Psychology has been a part of business and marketing for years. When you think of colors like red and yellow, what brands immediately come to mind?

Chances are, you thought of a fast-food chain. Red is thought to stimulate the appetite and make you hungrier, while yellow is an open, friendly color that promotes happiness.

Of course, the use of psychology in business goes far beyond color choices to include the stories that brands tell to connect with their audience on a personal or emotional level. TOMS Shoes uses the power of positive psychology to sell shoes by donating a pair to someone in need for every pair sold.

Whatever route you choose to go, technology is allowing brands to be incredibly precise in how they leverage psychology to craft an end-to-end shopping experience that will keep customers coming back.

Differentiating with Customer Experience

According to a Walker study, customer experience is predicted to overtake both price and product to become the key brand differentiator by 2020. It's not hard to imagine why -- a better customer experience goes hand in hand with better customer retention, higher levels of customer satisfaction, and an increase in upselling.

So how do you improve customer experience? The term itself is rather broad, but here are some of the best areas to start focusing on.

1. Improve customer service

The contribution customer service makes to the overall customer experience should be obvious. If you think back to the most memorable customer service experiences you've had, the majority of them are probably overwhelmingly negative. 

Bad experiences stand out in our minds far more distinctly than good ones, so investing in your customer service center or call center will go a long way toward improving customer experience. No matter how amazing a product is, customers don't want to give their money to someone who is rude to them.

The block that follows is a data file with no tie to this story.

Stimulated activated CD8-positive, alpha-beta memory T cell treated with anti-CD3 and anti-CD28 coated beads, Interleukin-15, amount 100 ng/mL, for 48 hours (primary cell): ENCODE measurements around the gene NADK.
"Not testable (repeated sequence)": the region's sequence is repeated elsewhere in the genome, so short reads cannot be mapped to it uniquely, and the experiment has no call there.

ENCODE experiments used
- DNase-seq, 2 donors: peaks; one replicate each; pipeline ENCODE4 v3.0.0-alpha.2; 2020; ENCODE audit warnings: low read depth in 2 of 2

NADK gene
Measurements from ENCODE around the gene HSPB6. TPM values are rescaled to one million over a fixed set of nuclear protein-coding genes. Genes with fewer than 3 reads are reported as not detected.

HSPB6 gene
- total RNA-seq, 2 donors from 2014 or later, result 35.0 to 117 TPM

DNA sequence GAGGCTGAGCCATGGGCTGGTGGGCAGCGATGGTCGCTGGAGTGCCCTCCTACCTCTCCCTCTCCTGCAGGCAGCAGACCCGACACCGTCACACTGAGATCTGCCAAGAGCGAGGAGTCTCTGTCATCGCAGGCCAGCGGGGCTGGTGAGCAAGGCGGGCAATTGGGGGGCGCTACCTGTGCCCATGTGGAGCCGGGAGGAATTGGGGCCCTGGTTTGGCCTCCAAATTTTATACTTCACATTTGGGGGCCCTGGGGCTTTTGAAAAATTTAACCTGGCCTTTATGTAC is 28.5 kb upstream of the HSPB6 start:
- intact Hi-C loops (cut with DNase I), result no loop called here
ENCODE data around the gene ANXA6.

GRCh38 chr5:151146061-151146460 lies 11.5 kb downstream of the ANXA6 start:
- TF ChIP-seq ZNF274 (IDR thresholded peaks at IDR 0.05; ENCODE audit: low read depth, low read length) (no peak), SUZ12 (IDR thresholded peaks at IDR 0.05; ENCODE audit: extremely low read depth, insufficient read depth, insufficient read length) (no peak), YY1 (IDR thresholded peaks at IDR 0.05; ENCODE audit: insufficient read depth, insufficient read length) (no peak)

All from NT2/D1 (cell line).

2. Create an emotional high

Even as marketplaces evolve with technology, most businesses are still aiming to fulfill a customer need with their product. What e-commerce platforms such as Tophatter have realized is that shopping for its own sake can spark moments of fun and fulfillment. Tophatter's live, 90-second auctions are revolutionizing discovery shopping, and they've made an exciting, fast-paced game out of the shopping experience.

3. Give a little

Help customers make a purchase they're on the fence about by offering them a little something extra. Depending on the size of the purchase, it can be as small as a free sample or as large as a coupon for 50 percent off a future purchase.

Giving something to your customers can be especially effective when they aren't expecting it. Help improve the odds of creating a return customer by surprising them with something personalized.

4. Position items strategically

Whether you're selling in a brick-and-mortar retail store or online, think about which items are placed where. Especially for products that are wants instead of needs, place a premium or luxury item next to a similar one that's a more reasonable splurge.

Is a $500 watch expensive? Maybe so, but next to one that costs $3,000, it's a relative bargain. Letting customers make comparisons and draw their own conclusions will make them less wary about a purchase they don't necessarily need to make.

Customer experience is more than just another marketing buzzword. As competition in the marketplace becomes even more fiercely competitive, the brands that rise to the top will be the ones that find ways to stand out.

Price is becoming less and less important, and all signs indicate that customers are willing to spend more for a product or service that appeals to their emotions.

Improving customer experience can sometimes require a total transformation of company practices and values, but other times all it takes is a little psychology. Start with the steps above and you'll be well on your way to earning customers for life.